Sunday will be the test. Will regular News of the World buyers pick up another paper instead? Will advertisers want to remove their brands from a toxic publication? Or will millions of us - remember, it is in the millions - just carry on regardless?
The allegation that an investigator, paid by the News of the World, hacked into the phone messages  of murdered schoolgirl Milly Dowler, is truly shocking. The further allegation, that messages were deleted to make room for more - giving a family false hope that their daughter might return home safely - is, if true, a thoroughly callous and despicable act.
There is a sense that a line has been crossed this time. The phone-hacking saga was barely of interest beyond the media bubble when it involved politicians, or even celebrities; but this new revelation is truly sickening - sickening for anyone who considers themselves to be a journalist or who cares about the ethics of their profession; and sickening for us as punters, as people who buy newspapers and care about what they produce.
There are times when breaking the law to get a story is justified, and there are times when some behaviour, even if it doesn't break the law, cannot be justified in the context of getting a story. This case, it would appear, is the latter. A police investigation was ongoing, and may potentially have been hampered by the actions of the News of the World's investigator. So who knew what was going on, and who is to blame?
As it stands, we are told that no-one knew that this had happened. And there is no reason to suppose this is not entirely true. But even if this was the 'one bad apple' who took things too far, an investigator who had gone rogue in the quest for new stories, completely outside of the knowledge of every single employee of the News of the World, I do not think that means that no-one there can be held responsible for his actions.
Who knew? We will be asked time and time again. Perhaps a better question is 'Who should have known?' or 'Why was a culture allowed to develop in which this kind of behaviour was seen as justifiable or acceptable?' The editor in charge of the News of the World at the time was Rebekah Brooks, now the chief executive at News International, who says she is as shocked and surprised  as anyone.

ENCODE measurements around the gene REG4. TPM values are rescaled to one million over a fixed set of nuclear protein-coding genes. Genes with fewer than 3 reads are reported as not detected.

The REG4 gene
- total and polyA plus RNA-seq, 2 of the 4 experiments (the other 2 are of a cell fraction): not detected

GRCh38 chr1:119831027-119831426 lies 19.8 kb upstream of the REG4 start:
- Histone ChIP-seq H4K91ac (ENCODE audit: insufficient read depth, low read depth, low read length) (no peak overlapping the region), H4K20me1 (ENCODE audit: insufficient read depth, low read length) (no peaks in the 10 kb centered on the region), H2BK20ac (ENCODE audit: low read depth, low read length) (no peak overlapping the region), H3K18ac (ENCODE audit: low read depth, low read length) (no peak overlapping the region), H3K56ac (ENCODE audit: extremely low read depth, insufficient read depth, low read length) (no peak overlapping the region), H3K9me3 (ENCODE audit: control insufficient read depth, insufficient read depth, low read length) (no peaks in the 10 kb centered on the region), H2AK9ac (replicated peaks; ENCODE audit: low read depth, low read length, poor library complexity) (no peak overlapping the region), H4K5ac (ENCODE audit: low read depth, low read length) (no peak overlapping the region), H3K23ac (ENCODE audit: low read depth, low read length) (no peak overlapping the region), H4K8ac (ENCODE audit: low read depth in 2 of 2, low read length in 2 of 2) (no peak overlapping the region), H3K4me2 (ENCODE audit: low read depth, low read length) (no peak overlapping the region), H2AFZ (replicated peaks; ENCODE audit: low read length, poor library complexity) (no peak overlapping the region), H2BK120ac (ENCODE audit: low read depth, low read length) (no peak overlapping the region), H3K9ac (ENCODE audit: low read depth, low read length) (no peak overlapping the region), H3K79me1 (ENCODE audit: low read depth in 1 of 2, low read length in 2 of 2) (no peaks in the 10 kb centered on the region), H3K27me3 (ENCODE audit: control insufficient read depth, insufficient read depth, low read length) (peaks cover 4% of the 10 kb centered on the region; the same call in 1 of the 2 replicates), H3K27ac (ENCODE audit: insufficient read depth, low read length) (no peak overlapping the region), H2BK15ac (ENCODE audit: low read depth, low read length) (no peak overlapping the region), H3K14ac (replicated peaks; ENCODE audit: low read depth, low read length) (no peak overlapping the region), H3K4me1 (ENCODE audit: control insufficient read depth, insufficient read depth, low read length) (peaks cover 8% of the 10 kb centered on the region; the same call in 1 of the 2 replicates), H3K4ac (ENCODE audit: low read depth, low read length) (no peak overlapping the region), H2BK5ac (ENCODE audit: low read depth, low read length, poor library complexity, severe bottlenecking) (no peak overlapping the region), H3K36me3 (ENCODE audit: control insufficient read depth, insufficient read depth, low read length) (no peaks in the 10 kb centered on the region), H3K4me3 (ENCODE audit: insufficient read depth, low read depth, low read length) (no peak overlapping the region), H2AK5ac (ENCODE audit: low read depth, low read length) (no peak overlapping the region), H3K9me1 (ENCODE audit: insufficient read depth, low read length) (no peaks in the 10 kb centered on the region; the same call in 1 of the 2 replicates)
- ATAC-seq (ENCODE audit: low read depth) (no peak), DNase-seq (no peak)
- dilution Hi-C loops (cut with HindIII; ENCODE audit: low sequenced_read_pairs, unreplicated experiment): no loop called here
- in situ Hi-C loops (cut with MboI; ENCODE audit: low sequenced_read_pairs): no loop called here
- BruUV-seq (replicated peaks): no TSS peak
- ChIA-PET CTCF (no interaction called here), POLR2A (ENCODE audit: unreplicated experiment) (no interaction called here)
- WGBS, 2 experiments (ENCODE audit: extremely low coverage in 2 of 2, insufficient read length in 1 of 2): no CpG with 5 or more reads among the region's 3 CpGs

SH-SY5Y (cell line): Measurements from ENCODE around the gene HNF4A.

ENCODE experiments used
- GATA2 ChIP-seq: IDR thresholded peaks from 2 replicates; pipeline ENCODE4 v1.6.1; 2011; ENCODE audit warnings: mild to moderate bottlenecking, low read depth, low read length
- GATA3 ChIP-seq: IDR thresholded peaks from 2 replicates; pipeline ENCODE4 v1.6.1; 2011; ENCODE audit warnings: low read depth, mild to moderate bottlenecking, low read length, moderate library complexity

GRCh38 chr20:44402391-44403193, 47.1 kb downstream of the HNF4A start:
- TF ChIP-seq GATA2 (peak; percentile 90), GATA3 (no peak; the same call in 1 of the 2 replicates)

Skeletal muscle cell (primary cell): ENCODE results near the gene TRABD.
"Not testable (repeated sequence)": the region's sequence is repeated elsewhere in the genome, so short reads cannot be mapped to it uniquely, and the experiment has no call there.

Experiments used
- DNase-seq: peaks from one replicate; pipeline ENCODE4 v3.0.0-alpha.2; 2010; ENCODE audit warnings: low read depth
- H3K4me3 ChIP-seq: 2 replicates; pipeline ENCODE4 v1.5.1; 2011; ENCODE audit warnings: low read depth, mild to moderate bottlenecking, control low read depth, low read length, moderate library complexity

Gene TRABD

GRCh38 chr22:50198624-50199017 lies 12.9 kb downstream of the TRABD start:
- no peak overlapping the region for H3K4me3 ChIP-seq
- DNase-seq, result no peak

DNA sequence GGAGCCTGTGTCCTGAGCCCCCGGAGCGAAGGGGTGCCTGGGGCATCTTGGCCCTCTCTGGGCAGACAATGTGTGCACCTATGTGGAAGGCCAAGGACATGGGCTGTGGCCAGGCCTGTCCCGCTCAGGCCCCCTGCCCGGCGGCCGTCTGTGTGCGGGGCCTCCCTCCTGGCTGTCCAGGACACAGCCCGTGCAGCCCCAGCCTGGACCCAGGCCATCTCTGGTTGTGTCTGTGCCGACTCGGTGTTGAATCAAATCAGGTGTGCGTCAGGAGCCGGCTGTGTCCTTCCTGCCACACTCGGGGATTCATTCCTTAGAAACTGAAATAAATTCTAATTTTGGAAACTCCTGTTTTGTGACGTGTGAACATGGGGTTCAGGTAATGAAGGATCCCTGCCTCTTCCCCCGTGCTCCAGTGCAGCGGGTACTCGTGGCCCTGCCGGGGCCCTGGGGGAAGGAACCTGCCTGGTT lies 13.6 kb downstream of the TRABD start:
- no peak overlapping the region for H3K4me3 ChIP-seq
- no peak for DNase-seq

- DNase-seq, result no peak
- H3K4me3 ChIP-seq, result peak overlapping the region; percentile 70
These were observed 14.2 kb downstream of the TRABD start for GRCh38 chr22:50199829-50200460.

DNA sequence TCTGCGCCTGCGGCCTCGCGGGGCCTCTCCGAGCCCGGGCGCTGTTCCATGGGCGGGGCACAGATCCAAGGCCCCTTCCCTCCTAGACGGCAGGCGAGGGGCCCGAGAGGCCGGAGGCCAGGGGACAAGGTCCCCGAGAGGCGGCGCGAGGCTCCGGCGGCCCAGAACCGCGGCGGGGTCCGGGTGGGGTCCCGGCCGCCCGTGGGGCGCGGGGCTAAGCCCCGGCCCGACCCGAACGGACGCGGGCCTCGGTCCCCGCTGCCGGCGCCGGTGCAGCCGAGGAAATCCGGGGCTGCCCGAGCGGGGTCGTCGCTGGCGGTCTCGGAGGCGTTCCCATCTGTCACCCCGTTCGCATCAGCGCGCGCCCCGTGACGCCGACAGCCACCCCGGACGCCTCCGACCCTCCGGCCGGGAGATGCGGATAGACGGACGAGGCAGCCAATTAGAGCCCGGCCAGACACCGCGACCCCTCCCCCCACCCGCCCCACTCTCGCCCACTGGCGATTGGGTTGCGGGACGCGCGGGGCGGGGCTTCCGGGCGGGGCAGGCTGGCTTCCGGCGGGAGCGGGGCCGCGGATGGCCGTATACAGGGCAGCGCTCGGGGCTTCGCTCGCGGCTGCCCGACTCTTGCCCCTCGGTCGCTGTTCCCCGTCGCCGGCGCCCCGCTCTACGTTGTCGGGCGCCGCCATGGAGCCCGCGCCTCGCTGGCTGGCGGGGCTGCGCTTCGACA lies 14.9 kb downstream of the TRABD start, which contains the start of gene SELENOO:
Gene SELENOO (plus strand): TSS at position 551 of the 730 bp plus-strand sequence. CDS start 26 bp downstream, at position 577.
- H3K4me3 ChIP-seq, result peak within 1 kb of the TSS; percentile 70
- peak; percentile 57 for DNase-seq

Those of us who are appalled and dismayed by this latest story must be careful to act responsibly with our understandable anger. If we do not, we run the risk of being no better than the mobs who wrongly targeted innocent citizens after the News of the World released paedophiles' details back in the early 2000s.
That 'naming and shaming' was part of a campaign for 'Sarah's Law', where the newspaper placed itself on the side of victims and their families, demanding justice for those affected by crime. That it should have happened at a time when one family were apparently being given false hope that their daughter was safe, just so that someone working on behalf of the same newspaper could read more harrowing and intensely private messages left from concerned friends and relatives of a missing teenager, puts everything in a new focus. It is a messy, horrible and deeply saddening story.
And it's that humanity, the horrendous ordeal of the Dowler family, which must be kept in mind at all times when discussing this episode. It is at the heart of why this story matters, and it is at the heart of why this does not become a gleeful witch-hunt.
Instead, let the facts speak for themselves. If readers are outraged by the latest allegations, the easiest course of action they can take is to stop buying the paper. We will have to see whether that happens or not, starting this Sunday.